FRESNO, Calif. (KFSN) --Superintendent Michael Hanson is pushing the passage of the bond measure. But some of his colleagues are urging voters to turn down the Measure X.
Two Fresno Unified School Board members stood in front of the district office Thursday telling the media they want to support Measure X but they can't.
"Show us what you're going to do. Tell us how you're going to get there and let's get there together," said Brooke Ashjian, Fresno Unified Trustee.
"I have supported every school bond that has been on the ballot until now with this one because this one was not well planned," said Carol Mills, Fresno Unified Trustee.
Mills, who represents the Fresno High School region, said the district used barely any community input for the $225-million bond that's on the November ballot.
Mills said the current plan includes building on athletic and physical education spaces at Fresno High. A plan she said is not supported by staff, students, and parents who live in the area.
"There is irreparable damage if this bond does pass because it does damage specifically to the high school in my area when you're taking away open space."
Many who stood by Mills and Ashjian on Thursday shared their sentiments. Including former trustee Michelle Asadoorian, Fresno County Supervisor Andreas Borgeas whose children live in the district, and Fresno Councilman Steve Brandau.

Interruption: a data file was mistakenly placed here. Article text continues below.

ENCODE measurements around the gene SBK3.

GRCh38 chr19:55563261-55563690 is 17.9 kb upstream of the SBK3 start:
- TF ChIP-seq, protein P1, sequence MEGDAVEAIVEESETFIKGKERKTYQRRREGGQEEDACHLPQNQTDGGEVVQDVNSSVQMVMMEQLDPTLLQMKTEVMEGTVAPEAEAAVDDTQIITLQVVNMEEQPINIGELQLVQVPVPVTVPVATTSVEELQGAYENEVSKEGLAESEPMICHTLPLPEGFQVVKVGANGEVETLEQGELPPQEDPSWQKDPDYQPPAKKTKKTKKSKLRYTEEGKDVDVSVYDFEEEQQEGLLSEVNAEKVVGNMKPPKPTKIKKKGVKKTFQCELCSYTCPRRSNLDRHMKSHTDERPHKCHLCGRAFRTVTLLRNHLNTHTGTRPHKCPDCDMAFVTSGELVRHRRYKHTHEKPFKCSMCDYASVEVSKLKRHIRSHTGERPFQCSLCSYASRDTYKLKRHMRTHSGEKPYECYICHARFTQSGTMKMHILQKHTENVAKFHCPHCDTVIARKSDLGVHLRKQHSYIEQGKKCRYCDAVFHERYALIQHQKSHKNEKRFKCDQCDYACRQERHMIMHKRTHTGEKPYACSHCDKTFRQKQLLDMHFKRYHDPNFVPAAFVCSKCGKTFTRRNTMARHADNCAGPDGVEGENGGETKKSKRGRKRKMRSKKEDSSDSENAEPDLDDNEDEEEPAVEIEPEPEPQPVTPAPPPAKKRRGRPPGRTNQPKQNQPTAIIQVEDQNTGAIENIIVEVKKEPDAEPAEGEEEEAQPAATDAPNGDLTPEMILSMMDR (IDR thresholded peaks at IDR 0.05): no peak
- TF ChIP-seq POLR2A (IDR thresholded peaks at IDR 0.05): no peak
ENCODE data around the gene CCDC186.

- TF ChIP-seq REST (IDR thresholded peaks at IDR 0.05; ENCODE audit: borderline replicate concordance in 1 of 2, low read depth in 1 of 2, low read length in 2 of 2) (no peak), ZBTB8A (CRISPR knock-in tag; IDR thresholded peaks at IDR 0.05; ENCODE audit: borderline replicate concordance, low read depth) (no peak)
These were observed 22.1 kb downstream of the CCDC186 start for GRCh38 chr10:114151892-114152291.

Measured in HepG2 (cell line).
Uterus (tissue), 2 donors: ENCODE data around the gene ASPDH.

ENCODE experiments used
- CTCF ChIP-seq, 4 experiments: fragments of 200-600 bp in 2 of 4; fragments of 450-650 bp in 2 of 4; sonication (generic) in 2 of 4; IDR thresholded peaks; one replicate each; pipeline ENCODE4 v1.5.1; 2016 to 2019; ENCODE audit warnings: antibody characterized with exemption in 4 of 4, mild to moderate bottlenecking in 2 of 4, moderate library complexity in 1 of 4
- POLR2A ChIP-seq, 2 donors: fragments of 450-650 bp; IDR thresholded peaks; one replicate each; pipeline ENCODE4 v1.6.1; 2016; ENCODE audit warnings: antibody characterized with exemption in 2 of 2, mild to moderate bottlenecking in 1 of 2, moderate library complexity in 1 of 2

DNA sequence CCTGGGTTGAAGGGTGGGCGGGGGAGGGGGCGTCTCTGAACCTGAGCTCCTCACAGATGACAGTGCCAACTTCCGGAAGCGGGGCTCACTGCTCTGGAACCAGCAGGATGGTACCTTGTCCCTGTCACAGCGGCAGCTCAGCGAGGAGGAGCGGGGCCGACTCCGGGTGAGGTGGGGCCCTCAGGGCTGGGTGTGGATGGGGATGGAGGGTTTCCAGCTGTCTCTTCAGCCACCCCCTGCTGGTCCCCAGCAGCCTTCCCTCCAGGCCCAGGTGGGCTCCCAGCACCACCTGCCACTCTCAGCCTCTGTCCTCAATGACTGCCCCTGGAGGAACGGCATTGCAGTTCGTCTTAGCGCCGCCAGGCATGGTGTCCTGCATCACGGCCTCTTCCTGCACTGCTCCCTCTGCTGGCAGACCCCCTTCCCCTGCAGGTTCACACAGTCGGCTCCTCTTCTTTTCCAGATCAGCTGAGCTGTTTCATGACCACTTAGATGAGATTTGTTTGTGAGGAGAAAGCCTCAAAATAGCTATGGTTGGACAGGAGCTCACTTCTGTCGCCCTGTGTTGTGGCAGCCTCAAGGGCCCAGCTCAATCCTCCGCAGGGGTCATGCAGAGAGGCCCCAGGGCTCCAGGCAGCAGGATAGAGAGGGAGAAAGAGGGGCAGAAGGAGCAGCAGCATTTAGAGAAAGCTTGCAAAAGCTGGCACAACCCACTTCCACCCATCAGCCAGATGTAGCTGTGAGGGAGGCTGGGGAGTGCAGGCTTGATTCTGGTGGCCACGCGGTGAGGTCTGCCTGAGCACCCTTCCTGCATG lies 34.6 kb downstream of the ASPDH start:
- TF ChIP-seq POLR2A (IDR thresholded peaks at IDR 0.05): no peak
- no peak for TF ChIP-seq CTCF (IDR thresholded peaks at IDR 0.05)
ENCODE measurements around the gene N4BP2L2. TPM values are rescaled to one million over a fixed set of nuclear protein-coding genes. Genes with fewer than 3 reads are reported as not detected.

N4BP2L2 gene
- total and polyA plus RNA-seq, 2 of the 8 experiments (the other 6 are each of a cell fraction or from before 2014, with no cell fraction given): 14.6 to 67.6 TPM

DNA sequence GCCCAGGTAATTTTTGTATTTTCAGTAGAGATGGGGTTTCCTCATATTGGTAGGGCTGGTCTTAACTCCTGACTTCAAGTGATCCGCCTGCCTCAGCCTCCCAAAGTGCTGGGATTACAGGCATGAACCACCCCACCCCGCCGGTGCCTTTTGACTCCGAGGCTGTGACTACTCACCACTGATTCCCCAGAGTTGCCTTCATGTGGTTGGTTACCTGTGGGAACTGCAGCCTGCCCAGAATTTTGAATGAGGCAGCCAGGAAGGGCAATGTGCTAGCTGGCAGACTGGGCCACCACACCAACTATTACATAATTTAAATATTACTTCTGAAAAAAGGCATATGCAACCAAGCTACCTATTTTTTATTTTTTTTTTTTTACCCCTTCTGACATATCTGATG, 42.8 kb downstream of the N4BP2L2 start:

"This school bond reminds me more of the time that Nancy Pelosi went to the US Congress and said you have to pass the bill before you can find out what's in the bill," said Brandau.
"All I'm asking for is that we as residents be involved in the process," said Borgeas.
Superintendent Hanson shut down claims of the district not having specific plans for the money.
"We're going to continue the path that the majority of the board has set us on that. They put us on the timeline they wanted us on and we've done this all in public."
Ashjian and Mills hope the district can go back to the drawing board and come up with a more specific plan that they believe will adequately address community needs in a bond measure for 2018.